COMMENTARY | Q: When does Fox News throw its weight behind a political scientist, a Somali atheist, a French female globalist, and a Canadian physicist?
A: When they are all withdrawn as commencement speakers for elite college graduations.
The controversy occurred this Spring semester when student and faculty protests led to Condoleezza Rice withdrawing as Rutgers University’s commencement speaker. There was also a protest against Christine Lagarde. Lagarde, the International Monetary Fund (IMF) chief, also withdrew, this time as Smith’s College commencement speaker. A similar movement occurred when Ayaan Hirsi Ali, a critic of Islam, was denied an honorary degree at Brandeis University. And the University of California at Berkley’s president, Robert Birgeneau, similarly dropped out as Haverford College’s commencement speaker, over how he deal with protesters from the Occupy Movement.
Conservatives decried the decisions as more examples of academic bias. Student leaders of the protests explained that their actions as refusing to confer honor about some characters that had done some dishonorable things. A smart columnist pointed out that these protests reflected only a minority of the student population. Another excellent column noted that there are, indeed, few conservative speakers at colleges these days, and provided some evidence of that.
Perhaps that’s the state of elite education these days. Students who pay a lot for a really expensive education want some speaker that they approve of. And they don’t approve of many of these speakers who challenge their beliefs, even as the introduction of this column suggests that these folks would normally be ignored by conservatives, if they didn’t have some conservative beliefs or actions.
When I came to LaGrange College, one of the first things I did was schedule my class to attend one of GOP Rep. Bob Barr’s town hall meetings (which occurred right after 9/11). Later that semester, I had them meet ex-Rep. Buddy Darden, Barr’s Democratic electoral rival. Barr was invited to campus in 2004, and I even drove him back to Atlanta. I’ve brought in conservatives like Herman Cain, Rep. Phil Gingrey and Secretary of State Karen Handel, in addition to liberals like Vernon Jones, Carl Camon, and a speaker from the ACLU.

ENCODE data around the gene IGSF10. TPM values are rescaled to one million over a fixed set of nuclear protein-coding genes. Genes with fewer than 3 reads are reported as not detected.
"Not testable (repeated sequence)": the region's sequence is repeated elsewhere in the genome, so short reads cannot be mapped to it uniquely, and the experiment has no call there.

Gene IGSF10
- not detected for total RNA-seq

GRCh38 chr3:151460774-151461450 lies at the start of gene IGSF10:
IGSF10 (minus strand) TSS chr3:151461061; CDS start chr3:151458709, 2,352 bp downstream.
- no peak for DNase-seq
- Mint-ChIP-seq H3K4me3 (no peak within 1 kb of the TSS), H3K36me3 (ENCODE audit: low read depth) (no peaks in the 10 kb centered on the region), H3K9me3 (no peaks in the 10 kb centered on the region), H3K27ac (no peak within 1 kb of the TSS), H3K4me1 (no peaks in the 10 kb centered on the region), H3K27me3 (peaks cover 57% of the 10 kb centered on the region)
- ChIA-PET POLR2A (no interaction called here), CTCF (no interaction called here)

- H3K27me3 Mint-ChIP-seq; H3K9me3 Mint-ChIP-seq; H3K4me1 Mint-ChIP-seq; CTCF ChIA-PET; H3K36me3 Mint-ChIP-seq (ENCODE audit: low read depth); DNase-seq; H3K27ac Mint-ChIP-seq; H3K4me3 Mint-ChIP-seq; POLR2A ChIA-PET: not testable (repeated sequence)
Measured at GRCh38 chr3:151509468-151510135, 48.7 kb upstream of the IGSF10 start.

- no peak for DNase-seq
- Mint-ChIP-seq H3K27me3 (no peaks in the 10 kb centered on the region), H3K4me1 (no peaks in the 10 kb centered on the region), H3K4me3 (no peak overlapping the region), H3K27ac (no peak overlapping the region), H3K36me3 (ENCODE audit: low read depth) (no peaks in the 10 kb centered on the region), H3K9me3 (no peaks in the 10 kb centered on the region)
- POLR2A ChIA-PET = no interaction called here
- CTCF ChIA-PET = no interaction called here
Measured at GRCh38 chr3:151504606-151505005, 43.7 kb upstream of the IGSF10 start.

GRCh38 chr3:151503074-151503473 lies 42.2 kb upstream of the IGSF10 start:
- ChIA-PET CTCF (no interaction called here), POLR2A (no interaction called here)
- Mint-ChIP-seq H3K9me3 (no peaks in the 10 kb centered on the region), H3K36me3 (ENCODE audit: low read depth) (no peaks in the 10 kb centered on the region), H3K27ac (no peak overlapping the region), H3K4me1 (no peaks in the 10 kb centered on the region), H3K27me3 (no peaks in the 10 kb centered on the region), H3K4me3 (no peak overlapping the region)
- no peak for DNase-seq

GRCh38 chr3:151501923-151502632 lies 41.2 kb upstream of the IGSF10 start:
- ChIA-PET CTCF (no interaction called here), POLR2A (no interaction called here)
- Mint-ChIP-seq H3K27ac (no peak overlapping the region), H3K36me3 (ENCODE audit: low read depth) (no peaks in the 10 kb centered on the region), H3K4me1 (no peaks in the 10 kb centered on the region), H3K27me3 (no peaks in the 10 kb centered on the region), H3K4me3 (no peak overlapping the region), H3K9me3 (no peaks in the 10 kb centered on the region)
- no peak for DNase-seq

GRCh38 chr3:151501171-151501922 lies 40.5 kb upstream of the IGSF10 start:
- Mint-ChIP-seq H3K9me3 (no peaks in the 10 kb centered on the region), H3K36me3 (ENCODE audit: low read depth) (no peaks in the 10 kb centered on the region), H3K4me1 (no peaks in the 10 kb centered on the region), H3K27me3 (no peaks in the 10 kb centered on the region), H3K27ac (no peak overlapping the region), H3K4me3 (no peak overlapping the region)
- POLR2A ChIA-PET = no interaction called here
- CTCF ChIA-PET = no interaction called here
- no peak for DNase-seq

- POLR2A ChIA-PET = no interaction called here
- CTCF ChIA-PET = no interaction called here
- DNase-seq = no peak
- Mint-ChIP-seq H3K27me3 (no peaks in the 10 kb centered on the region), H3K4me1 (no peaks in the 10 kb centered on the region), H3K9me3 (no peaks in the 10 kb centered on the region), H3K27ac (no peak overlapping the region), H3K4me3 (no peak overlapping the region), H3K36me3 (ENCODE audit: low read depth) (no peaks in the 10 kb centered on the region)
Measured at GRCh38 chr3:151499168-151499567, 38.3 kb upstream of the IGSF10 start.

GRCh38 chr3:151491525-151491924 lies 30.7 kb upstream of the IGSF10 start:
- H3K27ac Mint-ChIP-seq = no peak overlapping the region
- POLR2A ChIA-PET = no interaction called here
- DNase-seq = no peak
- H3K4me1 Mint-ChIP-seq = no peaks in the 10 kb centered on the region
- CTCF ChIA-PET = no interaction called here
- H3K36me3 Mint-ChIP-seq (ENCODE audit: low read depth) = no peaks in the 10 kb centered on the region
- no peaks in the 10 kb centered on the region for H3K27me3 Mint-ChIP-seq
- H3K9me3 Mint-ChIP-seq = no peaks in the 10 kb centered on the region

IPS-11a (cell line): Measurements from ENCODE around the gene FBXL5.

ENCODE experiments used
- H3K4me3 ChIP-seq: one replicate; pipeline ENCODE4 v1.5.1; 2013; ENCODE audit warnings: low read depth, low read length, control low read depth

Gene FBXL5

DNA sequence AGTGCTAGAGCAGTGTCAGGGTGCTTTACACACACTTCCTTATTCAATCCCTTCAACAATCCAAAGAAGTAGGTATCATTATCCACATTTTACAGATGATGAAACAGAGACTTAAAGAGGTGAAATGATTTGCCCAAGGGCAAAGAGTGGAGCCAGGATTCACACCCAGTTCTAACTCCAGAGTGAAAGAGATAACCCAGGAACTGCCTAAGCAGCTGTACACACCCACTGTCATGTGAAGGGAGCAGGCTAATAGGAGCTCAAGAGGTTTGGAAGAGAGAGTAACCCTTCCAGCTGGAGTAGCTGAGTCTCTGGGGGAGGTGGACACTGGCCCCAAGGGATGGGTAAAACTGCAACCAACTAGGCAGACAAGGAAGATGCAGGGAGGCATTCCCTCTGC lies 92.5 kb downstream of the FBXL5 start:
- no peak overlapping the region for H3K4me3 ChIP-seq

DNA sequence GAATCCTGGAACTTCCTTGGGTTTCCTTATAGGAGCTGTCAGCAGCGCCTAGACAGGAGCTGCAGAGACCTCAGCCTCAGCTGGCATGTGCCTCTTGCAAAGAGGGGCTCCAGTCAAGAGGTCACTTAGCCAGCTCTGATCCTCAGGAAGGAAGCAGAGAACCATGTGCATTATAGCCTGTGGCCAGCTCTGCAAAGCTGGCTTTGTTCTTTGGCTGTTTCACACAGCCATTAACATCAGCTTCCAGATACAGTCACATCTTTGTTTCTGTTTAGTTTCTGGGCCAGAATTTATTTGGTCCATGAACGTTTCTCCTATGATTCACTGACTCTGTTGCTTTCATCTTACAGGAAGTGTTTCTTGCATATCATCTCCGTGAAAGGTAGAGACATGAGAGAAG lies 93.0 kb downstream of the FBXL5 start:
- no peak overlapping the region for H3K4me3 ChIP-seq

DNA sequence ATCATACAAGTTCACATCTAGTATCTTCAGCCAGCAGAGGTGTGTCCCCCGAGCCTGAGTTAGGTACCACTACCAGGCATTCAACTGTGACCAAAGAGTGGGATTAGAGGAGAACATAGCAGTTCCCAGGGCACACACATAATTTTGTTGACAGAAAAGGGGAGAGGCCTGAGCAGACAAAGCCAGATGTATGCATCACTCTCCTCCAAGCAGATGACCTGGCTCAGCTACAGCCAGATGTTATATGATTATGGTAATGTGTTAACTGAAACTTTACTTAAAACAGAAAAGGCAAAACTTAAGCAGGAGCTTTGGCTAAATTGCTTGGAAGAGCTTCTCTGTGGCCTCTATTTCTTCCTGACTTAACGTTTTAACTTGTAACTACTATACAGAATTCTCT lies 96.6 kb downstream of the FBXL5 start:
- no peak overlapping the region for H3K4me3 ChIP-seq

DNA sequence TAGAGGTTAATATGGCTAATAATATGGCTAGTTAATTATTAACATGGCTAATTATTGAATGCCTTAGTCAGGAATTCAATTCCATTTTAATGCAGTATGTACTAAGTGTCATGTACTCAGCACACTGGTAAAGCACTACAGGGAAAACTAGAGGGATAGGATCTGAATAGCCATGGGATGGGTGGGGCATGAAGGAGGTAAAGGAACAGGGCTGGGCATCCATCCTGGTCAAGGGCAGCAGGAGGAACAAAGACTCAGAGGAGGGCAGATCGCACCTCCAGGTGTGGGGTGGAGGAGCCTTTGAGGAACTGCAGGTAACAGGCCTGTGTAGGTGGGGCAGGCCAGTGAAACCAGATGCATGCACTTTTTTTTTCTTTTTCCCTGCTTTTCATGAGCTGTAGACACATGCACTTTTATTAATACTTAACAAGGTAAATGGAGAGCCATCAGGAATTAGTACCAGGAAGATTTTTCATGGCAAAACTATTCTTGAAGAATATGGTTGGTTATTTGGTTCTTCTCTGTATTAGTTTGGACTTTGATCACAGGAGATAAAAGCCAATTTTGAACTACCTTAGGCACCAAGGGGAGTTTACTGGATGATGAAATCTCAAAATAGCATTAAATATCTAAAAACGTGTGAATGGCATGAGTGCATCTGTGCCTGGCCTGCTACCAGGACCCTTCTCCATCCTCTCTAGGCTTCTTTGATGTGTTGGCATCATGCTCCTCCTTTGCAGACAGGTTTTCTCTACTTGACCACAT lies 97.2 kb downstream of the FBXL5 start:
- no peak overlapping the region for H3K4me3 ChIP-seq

I’ve had libertarians (John Monds), Republicans (Josh McKoon, Randy Nix, Jeff Brown, Mitch Seabaugh, Seth Harp, Dan Lee, Bill Hamrick, Duke Blackburn) and Democrats (Carl Von Epps, Bob Trammell) who are incumbents or candidates for state or local offices, and even a skyping session with GOP Sen. Johnny Isakson. One of my favorite events was a televised debate between U.S. Congressman Lynn Westmoreland and his Democratic opponent Stephen Camp.
Our college has hosted Rep. John Lewis (D-GA), as well as former Rep. Jim Leach (R-IA) as commencement speakers. We’ve had also had ex-Rep. Bo Callaway (R-GA) and former Sen. Bob Kerrey (D-NE) give the graduation speech.
LaGrange College may never be considered elite in anything outside of the South for publications like the U.S. News and World Report. But if you’d like college students to be exposed to a variety of viewpoints, LaGrange College seems to be doing a better job than most.
John A. Tures is a professor of political science at LaGrange College in LaGrange, Ga.